Will Hurst, managing editor, the AJ
Paul Finch, editorial director, the AJ
James Cooksey, director of central London, The Crown Estate
Jon Allgood, senior asset manager, The Crown Estate
Despina Katsikakis, independent workplace consultant and member of the DELOS advisory board
Deborah Saunt, director, DSDHA
Robert Davis, deputy leader, Westminster City Council (judged only the charrette)
Zaha Hadid Architects
Ben Adams Architects
The ﬁnal six each received a £1,000 honorarium for their time and effort
Comment: ‘We need to think more like hoteliers’
James Cooksey, director of Central London, The Crown Estate
I have a confession: before we began this partnership with The Architects’ Journal, I did not really know what a charrette was. But I’m proud to say a) I now know what it is and b) I am a convert, having witnessed at first hand the buzz, enthusiasm and way in which ideas are bounced around.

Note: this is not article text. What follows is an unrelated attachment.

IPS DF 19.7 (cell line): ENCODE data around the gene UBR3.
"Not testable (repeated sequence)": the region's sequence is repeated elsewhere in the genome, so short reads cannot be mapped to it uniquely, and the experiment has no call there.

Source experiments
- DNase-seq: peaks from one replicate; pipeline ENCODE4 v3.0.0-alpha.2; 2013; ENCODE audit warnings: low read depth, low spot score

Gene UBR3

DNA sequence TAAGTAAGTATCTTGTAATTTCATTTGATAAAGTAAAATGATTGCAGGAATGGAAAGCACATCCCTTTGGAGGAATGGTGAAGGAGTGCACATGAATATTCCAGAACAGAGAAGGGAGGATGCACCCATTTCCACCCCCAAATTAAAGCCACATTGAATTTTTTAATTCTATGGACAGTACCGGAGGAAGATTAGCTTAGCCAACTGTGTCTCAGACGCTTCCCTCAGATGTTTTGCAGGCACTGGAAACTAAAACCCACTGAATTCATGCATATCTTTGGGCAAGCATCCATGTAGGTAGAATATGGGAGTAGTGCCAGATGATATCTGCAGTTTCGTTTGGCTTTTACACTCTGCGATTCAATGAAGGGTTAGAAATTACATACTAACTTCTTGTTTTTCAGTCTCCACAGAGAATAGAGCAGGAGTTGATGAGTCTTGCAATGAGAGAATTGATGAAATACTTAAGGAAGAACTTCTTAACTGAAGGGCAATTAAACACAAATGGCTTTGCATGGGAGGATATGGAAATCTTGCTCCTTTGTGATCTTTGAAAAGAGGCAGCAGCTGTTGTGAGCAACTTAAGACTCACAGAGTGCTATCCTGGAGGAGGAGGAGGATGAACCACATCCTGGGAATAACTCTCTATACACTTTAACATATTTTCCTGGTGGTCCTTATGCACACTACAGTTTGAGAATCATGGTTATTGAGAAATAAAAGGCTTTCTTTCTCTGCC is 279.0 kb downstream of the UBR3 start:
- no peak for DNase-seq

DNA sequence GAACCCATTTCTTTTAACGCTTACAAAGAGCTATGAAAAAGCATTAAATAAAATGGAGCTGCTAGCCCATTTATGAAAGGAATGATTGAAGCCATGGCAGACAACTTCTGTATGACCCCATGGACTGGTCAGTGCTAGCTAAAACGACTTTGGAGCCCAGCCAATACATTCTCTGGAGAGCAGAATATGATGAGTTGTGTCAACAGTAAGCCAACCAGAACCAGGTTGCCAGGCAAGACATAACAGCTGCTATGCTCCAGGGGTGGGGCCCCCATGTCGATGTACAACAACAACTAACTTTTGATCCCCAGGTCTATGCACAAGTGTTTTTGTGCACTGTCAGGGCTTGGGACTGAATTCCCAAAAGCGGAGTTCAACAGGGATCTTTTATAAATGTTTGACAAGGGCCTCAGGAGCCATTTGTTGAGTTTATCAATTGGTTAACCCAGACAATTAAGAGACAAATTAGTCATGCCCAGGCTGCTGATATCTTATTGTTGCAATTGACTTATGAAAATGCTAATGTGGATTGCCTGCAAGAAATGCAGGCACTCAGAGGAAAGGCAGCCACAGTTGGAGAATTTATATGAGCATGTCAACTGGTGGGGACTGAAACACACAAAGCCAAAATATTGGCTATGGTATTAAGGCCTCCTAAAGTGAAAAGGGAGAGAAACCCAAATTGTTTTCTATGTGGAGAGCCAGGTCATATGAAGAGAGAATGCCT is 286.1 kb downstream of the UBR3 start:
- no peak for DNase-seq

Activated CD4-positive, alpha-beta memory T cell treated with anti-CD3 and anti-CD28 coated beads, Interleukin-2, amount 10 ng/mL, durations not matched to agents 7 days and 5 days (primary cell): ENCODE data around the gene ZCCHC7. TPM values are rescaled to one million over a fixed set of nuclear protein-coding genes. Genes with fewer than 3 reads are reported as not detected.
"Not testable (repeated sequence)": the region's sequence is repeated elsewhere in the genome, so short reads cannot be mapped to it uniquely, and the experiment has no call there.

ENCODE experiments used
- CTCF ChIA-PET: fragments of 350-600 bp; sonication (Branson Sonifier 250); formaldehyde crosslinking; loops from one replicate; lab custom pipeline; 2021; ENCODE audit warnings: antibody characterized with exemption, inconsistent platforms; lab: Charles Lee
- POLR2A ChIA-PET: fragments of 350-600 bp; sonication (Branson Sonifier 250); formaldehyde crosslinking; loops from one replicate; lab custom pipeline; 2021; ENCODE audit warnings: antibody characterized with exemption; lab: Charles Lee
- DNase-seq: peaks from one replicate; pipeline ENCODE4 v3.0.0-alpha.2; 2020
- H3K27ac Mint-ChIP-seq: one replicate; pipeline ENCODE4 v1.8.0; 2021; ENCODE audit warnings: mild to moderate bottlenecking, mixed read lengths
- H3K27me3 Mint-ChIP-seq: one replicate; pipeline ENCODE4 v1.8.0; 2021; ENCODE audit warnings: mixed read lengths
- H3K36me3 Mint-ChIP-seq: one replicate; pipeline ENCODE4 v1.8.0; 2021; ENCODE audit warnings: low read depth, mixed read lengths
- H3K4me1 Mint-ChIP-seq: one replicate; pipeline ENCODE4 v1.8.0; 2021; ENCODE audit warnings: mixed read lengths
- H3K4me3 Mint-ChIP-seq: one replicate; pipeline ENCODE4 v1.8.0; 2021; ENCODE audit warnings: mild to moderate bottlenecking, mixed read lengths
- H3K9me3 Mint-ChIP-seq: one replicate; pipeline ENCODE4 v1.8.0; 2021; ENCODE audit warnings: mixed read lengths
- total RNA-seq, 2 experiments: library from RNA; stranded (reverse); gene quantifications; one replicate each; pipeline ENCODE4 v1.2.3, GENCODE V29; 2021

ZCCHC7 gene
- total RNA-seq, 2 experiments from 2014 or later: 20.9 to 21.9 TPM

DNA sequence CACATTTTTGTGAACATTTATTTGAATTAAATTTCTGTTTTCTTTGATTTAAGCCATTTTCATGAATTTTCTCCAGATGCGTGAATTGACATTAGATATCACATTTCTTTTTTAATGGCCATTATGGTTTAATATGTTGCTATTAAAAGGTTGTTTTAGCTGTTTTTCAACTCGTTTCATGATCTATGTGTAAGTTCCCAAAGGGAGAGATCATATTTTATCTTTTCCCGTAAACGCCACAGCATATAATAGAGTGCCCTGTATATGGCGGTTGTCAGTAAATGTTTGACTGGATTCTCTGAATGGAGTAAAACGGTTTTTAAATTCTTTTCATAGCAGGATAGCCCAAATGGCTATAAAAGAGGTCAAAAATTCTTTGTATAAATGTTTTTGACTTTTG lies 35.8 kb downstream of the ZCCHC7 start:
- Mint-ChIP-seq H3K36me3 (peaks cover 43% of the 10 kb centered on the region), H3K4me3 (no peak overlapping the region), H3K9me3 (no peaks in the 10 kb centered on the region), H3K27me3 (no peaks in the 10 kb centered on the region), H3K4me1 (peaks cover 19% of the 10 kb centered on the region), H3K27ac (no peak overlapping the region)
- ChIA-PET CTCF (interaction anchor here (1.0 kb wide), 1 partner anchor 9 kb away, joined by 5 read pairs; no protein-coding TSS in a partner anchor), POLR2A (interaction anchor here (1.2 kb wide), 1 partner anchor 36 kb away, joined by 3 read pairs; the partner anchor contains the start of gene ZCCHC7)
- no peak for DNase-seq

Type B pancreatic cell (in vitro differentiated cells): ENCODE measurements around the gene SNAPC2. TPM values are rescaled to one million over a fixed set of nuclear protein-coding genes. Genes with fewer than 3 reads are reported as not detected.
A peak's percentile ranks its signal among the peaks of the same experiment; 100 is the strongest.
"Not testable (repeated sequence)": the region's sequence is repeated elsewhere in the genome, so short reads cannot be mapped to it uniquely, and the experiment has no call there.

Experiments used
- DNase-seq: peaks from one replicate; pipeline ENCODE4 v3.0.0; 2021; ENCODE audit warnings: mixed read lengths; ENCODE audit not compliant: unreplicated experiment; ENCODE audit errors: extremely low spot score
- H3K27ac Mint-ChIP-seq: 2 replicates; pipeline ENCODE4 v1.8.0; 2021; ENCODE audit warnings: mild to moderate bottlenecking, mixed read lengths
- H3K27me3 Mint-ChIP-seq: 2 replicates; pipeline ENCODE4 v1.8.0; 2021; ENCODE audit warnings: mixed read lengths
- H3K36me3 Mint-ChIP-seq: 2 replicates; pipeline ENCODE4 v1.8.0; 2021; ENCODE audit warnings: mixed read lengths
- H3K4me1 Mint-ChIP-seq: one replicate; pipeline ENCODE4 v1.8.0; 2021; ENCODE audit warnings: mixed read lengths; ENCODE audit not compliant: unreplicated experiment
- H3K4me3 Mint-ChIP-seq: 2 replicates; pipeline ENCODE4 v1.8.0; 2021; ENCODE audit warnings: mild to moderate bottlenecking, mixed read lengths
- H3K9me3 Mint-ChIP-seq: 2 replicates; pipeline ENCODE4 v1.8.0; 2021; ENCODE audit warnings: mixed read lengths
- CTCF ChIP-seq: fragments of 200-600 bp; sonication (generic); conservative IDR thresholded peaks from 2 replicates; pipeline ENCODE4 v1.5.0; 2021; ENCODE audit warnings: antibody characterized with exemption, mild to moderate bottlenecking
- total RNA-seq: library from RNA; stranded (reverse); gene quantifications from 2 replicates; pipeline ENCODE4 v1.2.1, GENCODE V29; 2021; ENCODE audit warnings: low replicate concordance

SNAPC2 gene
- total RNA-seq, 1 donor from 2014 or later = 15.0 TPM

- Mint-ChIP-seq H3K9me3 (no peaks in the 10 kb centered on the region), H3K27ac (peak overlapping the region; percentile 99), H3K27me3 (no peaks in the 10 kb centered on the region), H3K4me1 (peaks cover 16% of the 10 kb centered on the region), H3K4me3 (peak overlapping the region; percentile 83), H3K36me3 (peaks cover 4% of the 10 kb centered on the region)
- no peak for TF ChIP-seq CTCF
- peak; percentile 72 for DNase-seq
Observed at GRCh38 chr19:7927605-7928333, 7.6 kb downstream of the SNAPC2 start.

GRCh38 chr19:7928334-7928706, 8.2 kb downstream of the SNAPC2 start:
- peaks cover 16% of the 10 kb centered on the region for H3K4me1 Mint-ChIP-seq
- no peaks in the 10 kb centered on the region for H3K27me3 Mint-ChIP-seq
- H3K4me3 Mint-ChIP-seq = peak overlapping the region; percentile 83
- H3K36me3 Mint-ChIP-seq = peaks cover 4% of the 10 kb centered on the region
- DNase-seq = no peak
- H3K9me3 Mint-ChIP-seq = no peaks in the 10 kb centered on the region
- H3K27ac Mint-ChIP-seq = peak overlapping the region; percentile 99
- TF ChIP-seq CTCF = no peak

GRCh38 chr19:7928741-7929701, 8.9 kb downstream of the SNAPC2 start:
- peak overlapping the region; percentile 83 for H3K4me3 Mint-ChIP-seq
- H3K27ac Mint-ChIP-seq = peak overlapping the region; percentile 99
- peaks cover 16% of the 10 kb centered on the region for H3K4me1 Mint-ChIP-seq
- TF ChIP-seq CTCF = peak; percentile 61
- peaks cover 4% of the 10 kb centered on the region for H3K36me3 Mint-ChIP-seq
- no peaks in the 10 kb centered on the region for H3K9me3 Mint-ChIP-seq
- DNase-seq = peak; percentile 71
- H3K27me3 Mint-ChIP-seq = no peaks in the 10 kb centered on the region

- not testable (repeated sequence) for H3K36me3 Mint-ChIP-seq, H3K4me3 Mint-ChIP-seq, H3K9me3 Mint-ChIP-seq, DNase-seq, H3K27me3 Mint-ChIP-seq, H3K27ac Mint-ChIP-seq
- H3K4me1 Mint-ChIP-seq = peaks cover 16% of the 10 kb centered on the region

It was a great privilege to witness this creative process at St James’s Market, something which doesn’t happen as often as it should in property – especially in an environment without the normal project restrictions, thereby enabling a freer ﬂow of ideas and design. Most importantly for us at The Crown Estate, the competition has done exactly what we hoped for: offered a robust challenge to our thinking about how we meet the needs of our customers and deliver the office of the future.
Our central London portfolio in Regent Street and St James’s comprises more than 8 million sq ft in one of the most sought-after locations in the world. However, if we are to stay competitive, both as a business and as a global city, we must continue to evolve, and in practice that means re-inventing our ‘offer’. To do that, we have to understand our customers’ needs, allied to our long-term business objectives and strategy for the area, combined with the very best thinking from the industry itself.